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Chapter 15 Transformer Design

Some more advanced design issues, not considered in previous


chapter:
n1 : n2
• Inclusion of core loss
+ + i2(t)
• Selection of operating flux i1(t)
density to optimize total loss v1(t) v2(t)

• Multiple winding design: as in – –


the coupled-inductor case, R1 R2
allocate the available window
area among several windings
+ ik (t)
• A transformer design
procedure vk(t)
• How switching frequency –
affects transformer size : nk Rk

Fundamentals of Power Electronics 1 Chapter 15: Transformer design


Chapter 15 Transformer Design

15.1 Transformer design: Basic constraints


15.2 A step-by-step transformer design procedure
15.3 Examples
15.4 AC inductor design
15.5 Summary

Fundamentals of Power Electronics 2 Chapter 15: Transformer design


15.1 Transformer Design:
Basic Constraints

Core loss
P fe = K fe(∆B) β A c l m

Typical value of  for ferrite materials: 2.6 or 2.7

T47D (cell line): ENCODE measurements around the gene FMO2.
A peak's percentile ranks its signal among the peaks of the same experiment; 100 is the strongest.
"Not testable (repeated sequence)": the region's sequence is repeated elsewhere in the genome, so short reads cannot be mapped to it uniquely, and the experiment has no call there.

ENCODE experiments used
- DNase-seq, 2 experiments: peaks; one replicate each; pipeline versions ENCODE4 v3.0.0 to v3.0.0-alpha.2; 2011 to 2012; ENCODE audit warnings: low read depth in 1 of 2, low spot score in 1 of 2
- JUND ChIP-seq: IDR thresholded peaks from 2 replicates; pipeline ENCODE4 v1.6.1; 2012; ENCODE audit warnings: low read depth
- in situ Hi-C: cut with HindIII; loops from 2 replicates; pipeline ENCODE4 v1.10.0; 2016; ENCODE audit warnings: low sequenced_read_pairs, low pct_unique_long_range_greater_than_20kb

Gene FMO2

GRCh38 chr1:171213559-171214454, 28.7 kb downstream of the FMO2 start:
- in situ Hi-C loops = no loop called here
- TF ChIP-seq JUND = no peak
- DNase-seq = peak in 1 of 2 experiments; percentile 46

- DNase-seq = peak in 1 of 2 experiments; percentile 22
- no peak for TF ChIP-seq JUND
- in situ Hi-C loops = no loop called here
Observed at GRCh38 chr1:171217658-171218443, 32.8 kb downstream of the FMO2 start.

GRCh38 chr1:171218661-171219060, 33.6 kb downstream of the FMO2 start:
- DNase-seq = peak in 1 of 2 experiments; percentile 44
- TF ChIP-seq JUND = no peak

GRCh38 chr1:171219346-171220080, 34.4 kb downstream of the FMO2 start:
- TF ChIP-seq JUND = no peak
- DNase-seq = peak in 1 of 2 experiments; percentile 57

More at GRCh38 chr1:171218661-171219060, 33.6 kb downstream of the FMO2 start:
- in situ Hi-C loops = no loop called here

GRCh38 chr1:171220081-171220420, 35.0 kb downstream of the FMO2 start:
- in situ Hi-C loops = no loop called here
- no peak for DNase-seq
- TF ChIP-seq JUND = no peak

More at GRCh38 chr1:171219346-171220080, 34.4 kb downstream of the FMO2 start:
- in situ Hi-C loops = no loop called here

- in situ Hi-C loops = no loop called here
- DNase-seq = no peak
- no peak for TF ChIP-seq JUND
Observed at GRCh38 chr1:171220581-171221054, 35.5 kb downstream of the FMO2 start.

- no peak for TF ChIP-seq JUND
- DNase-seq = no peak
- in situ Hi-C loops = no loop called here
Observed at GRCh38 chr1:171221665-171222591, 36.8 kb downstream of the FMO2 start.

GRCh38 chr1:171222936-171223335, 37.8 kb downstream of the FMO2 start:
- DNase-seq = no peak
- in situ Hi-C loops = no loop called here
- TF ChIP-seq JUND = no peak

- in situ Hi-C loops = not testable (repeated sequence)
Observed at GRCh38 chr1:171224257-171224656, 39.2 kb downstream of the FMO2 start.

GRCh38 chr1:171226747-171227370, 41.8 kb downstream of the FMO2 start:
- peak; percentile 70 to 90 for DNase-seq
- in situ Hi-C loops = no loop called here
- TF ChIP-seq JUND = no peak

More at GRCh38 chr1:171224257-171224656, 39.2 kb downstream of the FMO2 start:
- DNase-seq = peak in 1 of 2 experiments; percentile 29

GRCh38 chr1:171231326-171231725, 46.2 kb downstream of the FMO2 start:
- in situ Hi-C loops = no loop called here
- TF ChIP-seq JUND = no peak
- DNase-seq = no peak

B is the peak value of the ac component of B(t), i.e., the peak ac flux
density
So increasing B causes core loss to increase rapidly

This is the first constraint

Fundamentals of Power Electronics 3 Chapter 15: Transformer design


Flux density
Constraint #2

v1(t)
Flux density B(t) is related to the
applied winding voltage according area λ1
to Faraday’s Law. Denote the volt-
seconds applied to the primary
winding during the positive portion
of v1(t) as 1: t1 t2 t
t2
λ1 = v1(t)dt
t1

This causes the flux to change from


its negative peak to its positive peak. To attain a given flux density,
From Faraday’s law, the peak value the primary turns should be
of the ac component of flux density is chosen according to
λ1 λ1
∆B = n1 =
2n 1A c 2∆BA c
Fundamentals of Power Electronics 4 Chapter 15: Transformer design
Copper loss
Constraint #3

• Allocate window area between windings in optimum manner, as


described in previous section
• Total copper loss is then equal to
with
2 2
ρ(MLT)n I 1 tot k nj
Pcu = I tot = Σ
WAK u j=1 n1 I j

Eliminate n1, using result of previous slide:

ρ λ 21 I 2tot (MLT ) 1 2
Pcu =
4K u W A A 2c ∆B

Note that copper loss decreases rapidly as B is increased

Fundamentals of Power Electronics 5 Chapter 15: Transformer design


Total power loss
4. Ptot = Pcu + Pfe

There is a value of B Power


that minimizes the total loss
power loss

Co
Ptot

fe
ss P
ppe

o
r lo

re l
ss P c

Co
Ptot = Pfe + Pcu

u
P fe = K fe(∆B) β A c l m
Optimum ∆B ∆B

ρ λ 21 I 2tot (MLT ) 1 2
Pcu =
4K u W A A 2c ∆B

Fundamentals of Power Electronics 6 Chapter 15: Transformer design


5. Find optimum flux density B

Given that
Ptot = Pfe + Pcu
Then, at the B that minimizes Ptot, we can write
dPtot dP fe dPcu